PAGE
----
Star Trek Into Darkness
To be clear, right up front: I have been and always shall be a Star Trek fan. Wars can be fun, but Trek gives real sustenance. I come by this love honestly; my grandfather, an engineer, watched the original series regularly, and when The Next Generation came around it was what our family did together, every week. Ironically, this actually makes me a little more inclined to forgive Star Trek Into Darkness. See, I don’t think there’s really been any truly great Trek in about twenty years, so I don’t expect much from this rebooted movie series in the first place.
Yes, we all know by now that J.J. Abrams went on The Daily Show and admitted — with a certain perverse pride — that he never liked Star Trek growing up. It felt “too philosophical” to him, which strikes me as odd because the ideas were always integral to Roddenberry’s point in making the series. Sure, it wasn’t always the most nuanced — the way they skewered racism in “Let That Be Your Last Battlefield” feels ridiculous to look back on it now — but it’s one of the few places where idea-driven science fiction ever flourished in television or movies. Some people are scandalized that Abrams wanted to “make a movie for movie-goers, not just for Star Trek fans”, but that’s kinda what already happened; the last three television series were all soap operas with latex facial prosthetics compared to the first two, and the movies were action-adventure romps long before Abrams came on the scene.
So I go into Into Darkness with no illusions that this will even try to be the Trek that I love. All they want to present is another space-based action flick with a Trek-ish feel — big-budget Star Trek fan-fiction, if you will. And on this count, they actually do a pretty good job.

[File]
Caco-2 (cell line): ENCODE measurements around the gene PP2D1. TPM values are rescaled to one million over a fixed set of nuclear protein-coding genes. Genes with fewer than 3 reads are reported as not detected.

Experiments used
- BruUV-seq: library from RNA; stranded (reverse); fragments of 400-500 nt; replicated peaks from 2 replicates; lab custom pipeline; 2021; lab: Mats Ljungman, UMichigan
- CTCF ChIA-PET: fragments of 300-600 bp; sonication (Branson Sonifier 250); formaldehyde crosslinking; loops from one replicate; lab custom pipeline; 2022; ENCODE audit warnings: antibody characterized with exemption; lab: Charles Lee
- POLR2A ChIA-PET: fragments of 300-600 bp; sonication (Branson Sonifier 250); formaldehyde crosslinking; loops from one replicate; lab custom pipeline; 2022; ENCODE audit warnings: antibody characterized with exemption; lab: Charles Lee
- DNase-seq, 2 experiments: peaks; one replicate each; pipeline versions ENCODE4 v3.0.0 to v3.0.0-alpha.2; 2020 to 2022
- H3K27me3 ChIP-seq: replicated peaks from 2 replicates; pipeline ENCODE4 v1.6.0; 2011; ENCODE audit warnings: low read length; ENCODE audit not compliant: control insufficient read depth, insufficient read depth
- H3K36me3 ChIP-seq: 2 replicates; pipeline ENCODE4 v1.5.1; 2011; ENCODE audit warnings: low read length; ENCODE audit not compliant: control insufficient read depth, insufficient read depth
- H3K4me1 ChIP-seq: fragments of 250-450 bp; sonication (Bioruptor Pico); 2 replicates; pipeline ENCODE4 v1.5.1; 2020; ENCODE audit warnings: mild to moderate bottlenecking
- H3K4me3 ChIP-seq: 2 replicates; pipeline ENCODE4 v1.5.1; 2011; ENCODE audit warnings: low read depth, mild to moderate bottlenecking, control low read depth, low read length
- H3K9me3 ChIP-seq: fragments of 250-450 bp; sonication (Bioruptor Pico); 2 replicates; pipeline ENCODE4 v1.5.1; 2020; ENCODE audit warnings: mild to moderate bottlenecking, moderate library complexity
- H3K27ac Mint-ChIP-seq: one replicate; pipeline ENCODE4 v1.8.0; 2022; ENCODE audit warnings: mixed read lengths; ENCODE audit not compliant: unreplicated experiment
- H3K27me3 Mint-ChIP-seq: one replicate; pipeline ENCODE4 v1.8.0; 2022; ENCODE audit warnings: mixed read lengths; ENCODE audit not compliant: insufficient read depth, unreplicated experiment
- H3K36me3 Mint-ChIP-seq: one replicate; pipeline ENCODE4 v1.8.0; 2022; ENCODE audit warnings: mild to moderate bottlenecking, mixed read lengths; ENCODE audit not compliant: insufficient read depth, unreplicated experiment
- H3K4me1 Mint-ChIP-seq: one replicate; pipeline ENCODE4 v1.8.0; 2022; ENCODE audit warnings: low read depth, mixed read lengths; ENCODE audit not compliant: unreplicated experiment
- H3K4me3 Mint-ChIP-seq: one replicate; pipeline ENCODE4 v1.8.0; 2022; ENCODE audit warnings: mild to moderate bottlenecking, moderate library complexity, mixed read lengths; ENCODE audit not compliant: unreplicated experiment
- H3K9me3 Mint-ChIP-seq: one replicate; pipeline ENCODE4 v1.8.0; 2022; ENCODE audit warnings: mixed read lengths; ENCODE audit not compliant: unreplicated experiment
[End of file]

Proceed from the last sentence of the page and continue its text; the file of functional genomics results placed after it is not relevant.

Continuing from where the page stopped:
Of course we’ve got all the familiar core cast in place: Kirk (Chris Pine), Spock (Zachary Quinto), Bones (Karl Urban), Uhura (Zoe Saldaña), Scotty (Simon Pegg), Sulu (John Cho), and Chekov (Anton Yelchin). Abrams and company seem to have gotten most of the prequelish name-dropping out of their system last time around, with the exception of an offhand reference to Nurse Chapel, though this is far from the only reference to the original timeline on display.
The story kicks off with a bang as a massive explosion destroys a Starfleet data archive in London. Then when Starfleet commanders meet to discuss a response as per their protocol that meeting is itself attacked, dispatching Kirk’s mentor, Christopher Pike (Bruce Greenwood).
The head of Starfleet, Adm. Alexander Marcus (Peter Weller), sends Kirk and crew with a bunch of advanced photon torpedoes to take out the mastermind, hiding alone in an uninhabited region of Kronos, the Klingon homeworld. They’ll park on the edge of the neutral zone, fire the torpedoes, and skedaddle home. If this sounds suspiciously like real-world drone strikes, you’re right, and the ethics of such tactics are raised just enough to convince Kirk to actually land on Kronos and take the man into custody.